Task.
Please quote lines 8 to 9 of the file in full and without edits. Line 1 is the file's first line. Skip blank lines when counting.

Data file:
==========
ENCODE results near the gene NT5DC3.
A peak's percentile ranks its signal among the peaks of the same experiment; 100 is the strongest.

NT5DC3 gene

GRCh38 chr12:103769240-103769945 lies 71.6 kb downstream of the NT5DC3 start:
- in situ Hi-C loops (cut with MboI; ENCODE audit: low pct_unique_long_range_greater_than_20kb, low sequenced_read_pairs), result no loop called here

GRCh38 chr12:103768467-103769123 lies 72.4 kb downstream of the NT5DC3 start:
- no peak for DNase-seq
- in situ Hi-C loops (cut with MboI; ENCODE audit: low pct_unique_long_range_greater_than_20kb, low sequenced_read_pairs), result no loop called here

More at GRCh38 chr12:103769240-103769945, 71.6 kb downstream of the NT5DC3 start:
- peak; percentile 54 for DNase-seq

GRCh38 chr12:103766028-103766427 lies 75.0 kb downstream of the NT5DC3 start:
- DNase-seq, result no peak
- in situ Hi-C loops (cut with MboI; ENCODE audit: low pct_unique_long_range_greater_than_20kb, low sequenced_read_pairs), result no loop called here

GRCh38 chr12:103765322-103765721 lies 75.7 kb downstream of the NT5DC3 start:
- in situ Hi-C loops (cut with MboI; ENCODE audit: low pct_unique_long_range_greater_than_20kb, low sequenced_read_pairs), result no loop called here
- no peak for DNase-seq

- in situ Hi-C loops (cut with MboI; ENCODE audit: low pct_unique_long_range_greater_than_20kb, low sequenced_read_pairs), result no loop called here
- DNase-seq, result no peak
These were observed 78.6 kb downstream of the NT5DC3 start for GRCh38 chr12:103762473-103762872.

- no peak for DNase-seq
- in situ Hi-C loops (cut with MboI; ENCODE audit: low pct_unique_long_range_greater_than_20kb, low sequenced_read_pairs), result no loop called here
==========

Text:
- in situ Hi-C loops (cut with MboI; ENCODE audit: low pct_unique_long_range_greater_than_20kb, low sequenced_read_pairs), result no loop called here

More at GRCh38 chr12:103769240-103769945, 71.6 kb downstream of the NT5DC3 start: